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Dear Humanitarian:

The US Government is pushing to revise the allowable levels of ocean noise
that affect marine mammals. Four public meetings are being held in the next
few weeks to present the proposal and to receive public comment, and we
encourage you to attend to show your support for lowering, NOT raising the
levels. The  meetings are scheduled for:

January 18, 2005 - 5 to 8pm - San Francisco, CA 
Hilton Fisherman's Wharf
2620 Jones Street
San Francisco, CA 94133

January 20, 2005 - Seattle, WA
NOAA Western Regional Center, Bldg. 9 Auditorium
7600 Sand Point Way NE
Seattle, WA 98115

January 25, 2005 - Boston, MA
New England Aquarium
Conference Center
Central Wharf
Boston, MA 02110

January 27, 2005 - Silver Spring, MD
NOAA Auditorium
1301 East West Highway
Silver Spring, MD 20910

All meetings are 5pm to 8pm local time.


The National Marine Fisheries Service (NFMS) has a duty under the Marine
Mammal Protection Act to regulate those who emit noise into the ocean. This
includes the military, with their use of ordinance and sonar; the oil and
gas industry with their seismic explorations; and research scientists who
use seismic energy to study the oceans. The current maximum noise  level
that NMFS use in their authorizations is 180dB SPL.

The Issues:

NMFS is looking to revise the noise level criteria, upwards. Key arguments
against this move include:


Since 1997 when NMFS started using 180 dB SPL, the following
strandings coincide with the use of sonar or seismic airguns: the U.S.
Virgin Islands (1998, 1999), the Bahamas (2000), Madeira (2000), the Canary
Islands (2002 and 2004), Baja California (2002), and the NW coast of the
United States (2003);

The US Navy guidance for human divers exposed to noise is a level of
145 dB SPL;

According to the US Navy in their investigation into the Bahamas
stranding event, the level that the whales reacted to and died was 138 dB

Most of the scientists that are advising NMFS are navy scientist,
navy contractors, or have received funding at some time from the Office of
Naval Research;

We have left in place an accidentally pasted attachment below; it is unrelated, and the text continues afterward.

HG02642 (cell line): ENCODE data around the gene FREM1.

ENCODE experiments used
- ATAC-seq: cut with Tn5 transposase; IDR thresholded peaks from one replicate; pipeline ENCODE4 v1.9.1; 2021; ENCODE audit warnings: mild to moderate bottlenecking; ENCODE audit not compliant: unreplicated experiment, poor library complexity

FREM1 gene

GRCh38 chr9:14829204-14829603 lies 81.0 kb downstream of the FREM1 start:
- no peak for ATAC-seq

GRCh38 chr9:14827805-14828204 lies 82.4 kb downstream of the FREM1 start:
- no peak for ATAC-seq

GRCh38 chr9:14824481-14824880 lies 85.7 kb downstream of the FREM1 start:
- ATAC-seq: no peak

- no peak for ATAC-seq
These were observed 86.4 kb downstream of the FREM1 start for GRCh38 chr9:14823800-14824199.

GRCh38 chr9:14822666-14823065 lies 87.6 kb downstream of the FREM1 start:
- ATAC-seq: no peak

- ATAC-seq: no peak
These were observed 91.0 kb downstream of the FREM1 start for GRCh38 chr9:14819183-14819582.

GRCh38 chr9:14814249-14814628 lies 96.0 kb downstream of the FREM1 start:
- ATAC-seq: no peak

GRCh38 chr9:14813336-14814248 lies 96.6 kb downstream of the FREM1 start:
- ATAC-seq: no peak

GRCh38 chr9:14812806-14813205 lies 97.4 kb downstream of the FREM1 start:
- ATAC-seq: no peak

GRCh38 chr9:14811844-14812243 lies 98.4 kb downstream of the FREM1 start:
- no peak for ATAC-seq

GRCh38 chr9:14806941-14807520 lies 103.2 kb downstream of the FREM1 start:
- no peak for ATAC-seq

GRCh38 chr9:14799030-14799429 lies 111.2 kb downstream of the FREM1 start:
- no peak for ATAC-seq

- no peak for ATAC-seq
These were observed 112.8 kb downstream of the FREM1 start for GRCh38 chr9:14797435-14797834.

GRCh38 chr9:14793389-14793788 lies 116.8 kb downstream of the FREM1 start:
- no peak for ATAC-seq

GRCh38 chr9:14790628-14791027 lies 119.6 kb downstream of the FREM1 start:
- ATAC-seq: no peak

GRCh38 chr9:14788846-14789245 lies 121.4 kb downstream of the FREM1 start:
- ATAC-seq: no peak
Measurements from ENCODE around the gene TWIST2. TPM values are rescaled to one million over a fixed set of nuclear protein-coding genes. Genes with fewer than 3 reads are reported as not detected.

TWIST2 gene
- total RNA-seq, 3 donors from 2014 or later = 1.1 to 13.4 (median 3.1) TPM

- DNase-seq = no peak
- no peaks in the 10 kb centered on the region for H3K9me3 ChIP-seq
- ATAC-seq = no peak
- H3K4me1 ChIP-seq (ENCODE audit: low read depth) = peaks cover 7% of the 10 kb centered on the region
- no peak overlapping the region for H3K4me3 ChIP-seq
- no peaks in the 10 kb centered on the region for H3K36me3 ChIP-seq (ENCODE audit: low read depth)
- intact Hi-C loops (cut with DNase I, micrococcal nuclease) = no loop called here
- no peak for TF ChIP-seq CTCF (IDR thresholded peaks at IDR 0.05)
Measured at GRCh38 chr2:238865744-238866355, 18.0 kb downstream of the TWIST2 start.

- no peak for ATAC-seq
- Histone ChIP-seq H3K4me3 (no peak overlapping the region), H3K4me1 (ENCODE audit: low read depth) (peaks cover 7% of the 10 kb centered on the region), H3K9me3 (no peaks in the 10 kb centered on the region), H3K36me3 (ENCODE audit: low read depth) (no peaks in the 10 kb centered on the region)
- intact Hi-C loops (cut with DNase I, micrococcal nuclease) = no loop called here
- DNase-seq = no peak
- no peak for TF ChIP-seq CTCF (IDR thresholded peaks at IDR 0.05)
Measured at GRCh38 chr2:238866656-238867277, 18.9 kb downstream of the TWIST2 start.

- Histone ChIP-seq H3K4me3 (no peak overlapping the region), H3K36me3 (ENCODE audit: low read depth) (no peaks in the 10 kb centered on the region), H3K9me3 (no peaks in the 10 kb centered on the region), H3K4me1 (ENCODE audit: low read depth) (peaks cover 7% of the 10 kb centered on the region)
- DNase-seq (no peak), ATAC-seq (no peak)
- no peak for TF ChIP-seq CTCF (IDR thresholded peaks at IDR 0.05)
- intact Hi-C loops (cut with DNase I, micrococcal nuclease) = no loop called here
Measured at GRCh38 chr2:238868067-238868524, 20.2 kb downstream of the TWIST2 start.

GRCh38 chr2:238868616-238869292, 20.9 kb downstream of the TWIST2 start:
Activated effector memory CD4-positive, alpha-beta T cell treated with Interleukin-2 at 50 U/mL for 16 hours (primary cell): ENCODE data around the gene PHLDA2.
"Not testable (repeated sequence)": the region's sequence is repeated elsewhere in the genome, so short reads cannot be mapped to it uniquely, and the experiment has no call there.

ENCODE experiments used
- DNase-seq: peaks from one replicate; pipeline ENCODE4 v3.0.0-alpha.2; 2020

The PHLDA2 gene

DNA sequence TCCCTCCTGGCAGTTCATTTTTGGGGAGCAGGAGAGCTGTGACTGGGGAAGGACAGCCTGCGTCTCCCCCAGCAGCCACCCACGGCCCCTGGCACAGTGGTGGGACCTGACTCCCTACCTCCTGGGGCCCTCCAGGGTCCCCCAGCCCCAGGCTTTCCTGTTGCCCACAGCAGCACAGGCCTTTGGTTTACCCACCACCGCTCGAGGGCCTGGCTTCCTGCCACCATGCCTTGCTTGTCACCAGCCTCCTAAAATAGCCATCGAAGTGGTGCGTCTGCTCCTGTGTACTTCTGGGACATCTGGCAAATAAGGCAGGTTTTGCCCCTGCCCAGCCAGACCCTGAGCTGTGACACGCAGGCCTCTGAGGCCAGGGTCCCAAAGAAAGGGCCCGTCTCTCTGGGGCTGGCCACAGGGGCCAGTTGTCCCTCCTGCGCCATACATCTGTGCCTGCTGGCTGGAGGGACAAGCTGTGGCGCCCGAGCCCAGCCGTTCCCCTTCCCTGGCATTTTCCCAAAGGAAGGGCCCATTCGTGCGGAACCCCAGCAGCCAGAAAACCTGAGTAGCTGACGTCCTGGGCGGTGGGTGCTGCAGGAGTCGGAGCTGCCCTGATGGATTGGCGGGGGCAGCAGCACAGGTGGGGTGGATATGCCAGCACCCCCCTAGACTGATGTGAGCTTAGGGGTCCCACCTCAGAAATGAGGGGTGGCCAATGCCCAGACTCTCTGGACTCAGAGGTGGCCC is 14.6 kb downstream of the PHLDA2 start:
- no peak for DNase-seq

The approach used to  determine the new criteria disregards the long
term effects of noise, does not account for noise damage to non-hearing
organs, and does not take into account recent findings that suggest that
certain whales get the 'bends' and die as a result of rising too quickly in
response to noise levels just over background;

Over the last year, strong cautionary statements about the threat
that loud ocean noise poses to marine mammals have been issued by: the
European Parliament; the International Whaling Commission; the Agreement on
the Conservation of Cetaceans of the Black Sea, Mediterranean Sea and
Contiguous Atlantic Area (ACCOBAMS); the Spanish government in relation to
the Canary Islands; and the World Conservation Union.

The marine mammals of the world need your help to protect them from this
deadly threat. You are encouraged to contact Susan Tomiak of our staff if
you can attend a meeting or have any questions at: (703) 836-4300  (collect
if necessary) and by email at:

If you cannot attend a meeting, and still wish to give NMFS your opinion,
you may submit written comments to NMFS by mail, e-mail, or fax to:

By Mail:

Michael Payne, Chief, Marine Mammal Conservation Division, Office of
Protected Resources, NMFS (F/PR2), 1315 East-West Highway, Silver Spring, MD

By Email:


By Facsimile:

(301) 427-2581

Please include in the subject line the following identifier requested by
NMFS: I.D. 060804F. The deadline for written comments is March 4, 2005.

Further information may be obtained at the following NMFS website:

As always, thanks for everything you are doing on behalf of animals.

Cathy Liss
Legislative Director 

Society for Animal Protective Legislation . PO Box 3719 . Washington . DC .

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